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It’s the first day of December and I hope that all of my readers have made it home safely and presently have their feet up somewhere warm and comfortable. If you’re a goal-oriented person like me, it might help to set several self-care goals for your time off. Sometimes we don’t do the obvious things important to our mental and emotional health unless we put them in writing and check them off, the way we might for more strenuous stuff. For me, hosting Thanksgiving is a marathon that it can take a while to wind down from. To get into a healthier mode of thinking I make a list of easy goals I can accomplish the next day: Drink lots of tea, watch that dumb movie I’ve been wanting to see, walk the dog. Checking them off reminds me that my health is more important than a few unwashed dishes. Now, on to the questions.

Dear Queen of Bad Ideas,

I’m starting an online degree soon and my boyfriend keeps saying he’s worried we’ll “drift apart.” The classes will take up some extra time in my life but I’m not leaving the state or anything. I told him I only want to be with him but he keeps insisting it’s going to ruin our relationship. What can I tell him that will help him feel better?

Sincerely,

Future MSS

Dear Future MSS,

I’m sorry to have to say this, but one of two things are happening here, and neither one is good. Either your boyfriend is making this prediction as a prelude to eventually breaking up with you once you start your class or he genuinely doesn’t want you to achieve your academic goals. Either way, I think you need to sit down and have a really honest talk about his expectations for your future together. In a healthy relationship couples will support one another in big life changes and acknowledge that you sometimes have to sacrifice time together for individuals to succeed. If this isn’t something he can do, then you need to know now. Get it over with, you’ll both be the better for it.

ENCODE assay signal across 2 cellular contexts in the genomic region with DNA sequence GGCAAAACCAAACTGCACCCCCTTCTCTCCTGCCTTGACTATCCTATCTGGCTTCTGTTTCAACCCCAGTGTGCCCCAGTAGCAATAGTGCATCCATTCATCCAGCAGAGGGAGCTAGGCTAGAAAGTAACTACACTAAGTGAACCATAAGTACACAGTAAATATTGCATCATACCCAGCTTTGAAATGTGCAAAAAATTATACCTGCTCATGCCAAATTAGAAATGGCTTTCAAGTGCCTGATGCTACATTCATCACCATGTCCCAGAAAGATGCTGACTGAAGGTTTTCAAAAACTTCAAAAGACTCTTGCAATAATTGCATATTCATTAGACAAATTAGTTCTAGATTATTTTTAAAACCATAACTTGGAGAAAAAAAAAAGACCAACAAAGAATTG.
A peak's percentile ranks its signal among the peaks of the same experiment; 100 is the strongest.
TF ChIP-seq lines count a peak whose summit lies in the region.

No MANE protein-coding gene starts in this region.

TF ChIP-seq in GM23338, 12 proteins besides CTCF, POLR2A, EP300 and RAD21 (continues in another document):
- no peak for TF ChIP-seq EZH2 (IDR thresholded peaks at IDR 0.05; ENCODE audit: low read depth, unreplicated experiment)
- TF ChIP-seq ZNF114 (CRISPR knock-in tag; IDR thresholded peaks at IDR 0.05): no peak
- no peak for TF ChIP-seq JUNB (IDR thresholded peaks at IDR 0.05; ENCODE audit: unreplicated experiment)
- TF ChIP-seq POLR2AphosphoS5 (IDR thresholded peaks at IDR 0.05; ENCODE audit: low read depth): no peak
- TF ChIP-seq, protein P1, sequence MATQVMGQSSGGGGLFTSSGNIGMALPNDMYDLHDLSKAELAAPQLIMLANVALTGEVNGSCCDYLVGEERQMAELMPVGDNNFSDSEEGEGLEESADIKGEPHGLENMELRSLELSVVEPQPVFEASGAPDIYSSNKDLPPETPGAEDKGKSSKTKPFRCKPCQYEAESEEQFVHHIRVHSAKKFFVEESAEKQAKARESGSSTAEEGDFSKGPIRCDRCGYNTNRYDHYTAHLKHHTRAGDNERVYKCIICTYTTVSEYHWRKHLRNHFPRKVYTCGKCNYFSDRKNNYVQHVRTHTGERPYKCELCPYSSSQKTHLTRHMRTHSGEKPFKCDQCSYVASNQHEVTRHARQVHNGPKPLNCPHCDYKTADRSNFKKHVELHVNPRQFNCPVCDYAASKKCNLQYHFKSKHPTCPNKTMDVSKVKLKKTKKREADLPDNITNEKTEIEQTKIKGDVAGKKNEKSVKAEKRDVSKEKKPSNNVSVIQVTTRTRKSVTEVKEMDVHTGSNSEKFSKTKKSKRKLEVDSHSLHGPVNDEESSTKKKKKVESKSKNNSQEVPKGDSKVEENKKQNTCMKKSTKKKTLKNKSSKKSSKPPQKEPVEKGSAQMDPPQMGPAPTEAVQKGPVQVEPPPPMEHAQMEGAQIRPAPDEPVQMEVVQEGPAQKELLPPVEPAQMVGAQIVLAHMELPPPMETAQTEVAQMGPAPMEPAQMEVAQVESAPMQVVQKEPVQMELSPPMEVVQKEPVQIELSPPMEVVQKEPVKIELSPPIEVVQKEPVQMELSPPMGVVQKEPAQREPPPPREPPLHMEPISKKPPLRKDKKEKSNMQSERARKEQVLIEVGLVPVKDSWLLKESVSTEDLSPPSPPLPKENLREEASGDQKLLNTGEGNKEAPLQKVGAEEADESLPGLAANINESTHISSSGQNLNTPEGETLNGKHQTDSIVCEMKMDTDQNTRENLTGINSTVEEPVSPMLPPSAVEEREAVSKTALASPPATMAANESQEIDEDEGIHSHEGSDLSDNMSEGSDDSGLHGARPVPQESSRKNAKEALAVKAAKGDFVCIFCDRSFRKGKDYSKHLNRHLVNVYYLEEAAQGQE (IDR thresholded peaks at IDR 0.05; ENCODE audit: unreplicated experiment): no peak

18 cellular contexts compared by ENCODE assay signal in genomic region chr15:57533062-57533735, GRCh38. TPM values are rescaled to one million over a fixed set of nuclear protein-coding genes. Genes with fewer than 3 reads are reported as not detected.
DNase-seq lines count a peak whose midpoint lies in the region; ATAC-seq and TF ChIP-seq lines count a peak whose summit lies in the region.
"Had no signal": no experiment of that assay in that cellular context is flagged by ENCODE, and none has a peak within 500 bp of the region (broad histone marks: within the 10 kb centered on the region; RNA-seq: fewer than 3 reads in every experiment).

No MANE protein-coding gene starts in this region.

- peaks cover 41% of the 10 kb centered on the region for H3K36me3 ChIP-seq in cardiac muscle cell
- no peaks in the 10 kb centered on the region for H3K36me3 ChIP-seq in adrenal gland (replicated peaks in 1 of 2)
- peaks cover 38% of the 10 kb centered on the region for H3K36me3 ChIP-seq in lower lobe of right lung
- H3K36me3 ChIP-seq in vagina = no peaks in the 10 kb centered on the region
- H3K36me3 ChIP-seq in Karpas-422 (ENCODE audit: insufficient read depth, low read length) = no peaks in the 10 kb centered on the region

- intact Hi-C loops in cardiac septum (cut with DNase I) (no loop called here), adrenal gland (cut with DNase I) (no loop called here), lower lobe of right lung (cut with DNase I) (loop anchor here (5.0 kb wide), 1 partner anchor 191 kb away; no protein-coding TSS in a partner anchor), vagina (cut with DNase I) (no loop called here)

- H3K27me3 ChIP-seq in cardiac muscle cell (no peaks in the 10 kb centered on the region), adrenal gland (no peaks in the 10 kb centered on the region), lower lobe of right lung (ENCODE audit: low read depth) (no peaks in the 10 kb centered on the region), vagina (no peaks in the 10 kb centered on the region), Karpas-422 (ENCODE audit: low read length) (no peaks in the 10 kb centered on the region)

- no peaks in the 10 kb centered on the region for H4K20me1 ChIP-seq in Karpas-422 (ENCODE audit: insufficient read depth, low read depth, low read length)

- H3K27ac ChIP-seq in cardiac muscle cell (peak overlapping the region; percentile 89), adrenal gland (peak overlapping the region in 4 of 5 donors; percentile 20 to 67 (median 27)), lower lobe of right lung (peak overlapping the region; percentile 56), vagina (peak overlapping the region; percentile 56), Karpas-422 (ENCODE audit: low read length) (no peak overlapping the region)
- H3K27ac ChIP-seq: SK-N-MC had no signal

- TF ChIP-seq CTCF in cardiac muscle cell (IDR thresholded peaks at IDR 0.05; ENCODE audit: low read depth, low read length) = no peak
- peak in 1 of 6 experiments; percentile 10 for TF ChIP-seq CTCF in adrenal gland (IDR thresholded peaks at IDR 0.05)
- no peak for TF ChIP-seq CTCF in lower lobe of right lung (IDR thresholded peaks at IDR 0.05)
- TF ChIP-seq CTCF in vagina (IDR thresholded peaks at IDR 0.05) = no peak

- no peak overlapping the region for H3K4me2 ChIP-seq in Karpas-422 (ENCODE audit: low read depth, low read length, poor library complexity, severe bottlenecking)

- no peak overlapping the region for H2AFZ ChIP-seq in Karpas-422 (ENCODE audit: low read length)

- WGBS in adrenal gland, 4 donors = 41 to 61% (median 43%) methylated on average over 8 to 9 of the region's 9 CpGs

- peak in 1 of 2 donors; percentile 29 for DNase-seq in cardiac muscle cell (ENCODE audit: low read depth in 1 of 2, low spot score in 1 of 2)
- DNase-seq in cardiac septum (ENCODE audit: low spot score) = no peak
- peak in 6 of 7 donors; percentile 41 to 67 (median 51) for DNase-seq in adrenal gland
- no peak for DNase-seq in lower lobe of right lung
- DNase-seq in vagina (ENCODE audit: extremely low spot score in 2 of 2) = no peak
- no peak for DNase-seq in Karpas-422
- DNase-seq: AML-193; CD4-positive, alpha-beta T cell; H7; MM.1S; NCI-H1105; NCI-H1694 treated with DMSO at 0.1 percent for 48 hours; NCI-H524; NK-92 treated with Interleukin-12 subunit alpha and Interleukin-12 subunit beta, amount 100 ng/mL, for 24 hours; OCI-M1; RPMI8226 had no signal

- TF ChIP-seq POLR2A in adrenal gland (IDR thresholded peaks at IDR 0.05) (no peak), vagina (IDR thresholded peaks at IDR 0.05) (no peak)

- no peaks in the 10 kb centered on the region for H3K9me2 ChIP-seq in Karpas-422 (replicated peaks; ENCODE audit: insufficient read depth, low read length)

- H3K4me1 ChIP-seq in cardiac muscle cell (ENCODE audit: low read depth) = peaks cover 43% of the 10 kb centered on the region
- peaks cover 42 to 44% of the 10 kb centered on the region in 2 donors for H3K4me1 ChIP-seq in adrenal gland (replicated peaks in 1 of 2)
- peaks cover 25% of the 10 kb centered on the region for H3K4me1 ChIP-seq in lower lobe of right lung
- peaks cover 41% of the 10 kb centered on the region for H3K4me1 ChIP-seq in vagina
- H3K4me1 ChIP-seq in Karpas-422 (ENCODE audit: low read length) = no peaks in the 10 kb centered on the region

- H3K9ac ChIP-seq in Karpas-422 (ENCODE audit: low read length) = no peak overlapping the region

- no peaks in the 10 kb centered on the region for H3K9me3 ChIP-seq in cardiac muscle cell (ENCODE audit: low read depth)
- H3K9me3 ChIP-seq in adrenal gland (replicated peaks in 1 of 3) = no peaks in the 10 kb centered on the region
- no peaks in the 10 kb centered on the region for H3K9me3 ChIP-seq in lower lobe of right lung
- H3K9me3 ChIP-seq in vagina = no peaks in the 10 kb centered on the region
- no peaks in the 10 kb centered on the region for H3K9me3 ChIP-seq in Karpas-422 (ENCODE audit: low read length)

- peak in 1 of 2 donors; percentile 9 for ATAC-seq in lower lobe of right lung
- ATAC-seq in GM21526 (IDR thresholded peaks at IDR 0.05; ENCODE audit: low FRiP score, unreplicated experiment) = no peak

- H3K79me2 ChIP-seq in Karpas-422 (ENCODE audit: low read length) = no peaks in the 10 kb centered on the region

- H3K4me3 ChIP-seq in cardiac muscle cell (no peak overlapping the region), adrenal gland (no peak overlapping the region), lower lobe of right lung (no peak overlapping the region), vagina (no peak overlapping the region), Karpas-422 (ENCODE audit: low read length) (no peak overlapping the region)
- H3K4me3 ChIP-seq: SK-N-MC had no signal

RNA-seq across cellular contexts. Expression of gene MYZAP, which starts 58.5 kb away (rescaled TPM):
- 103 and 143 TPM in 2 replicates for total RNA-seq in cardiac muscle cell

Good luck,

Your Queen of Bad News

Dear Queen of Bad Ideas,

I just got my first dog, and I’m terrified I’m going to screw it up. He’s a rescue and he had a really hard life before I got him, and I don’t want to traumatize him any worse. What would you suggest?

Sincerely,

New Dog Mama

Dear NDM,

Bless your heart, you’re going to be great at this! Rescue dogs do often come with a fair share of baggage, but in my experience they also come with boundless loyalty and appreciation for their rescuers. Once you two bond you should be able to overcome most behavioral issues, and I wouldn’t worry about “retraumatizing” him, as long as you’re able to offer love, food, company and the proper training. There is lots of advice online for common behavioral issues such as barking, digging and food aggression. Most trainers will recommend positive reinforcement and consistency. Follow their advice and you’ll be fine. Congratulations on your new family member!

Sincerely,

Your Queen of One Spoiled Terrier Mix

That’s all for this week Queendom! If you need me I’ll be in bed drinking tea, watching terrible television shows and hoping my family takes care of the dishes while I vegetate. Email your questions to lcstansberry@gmail.com.

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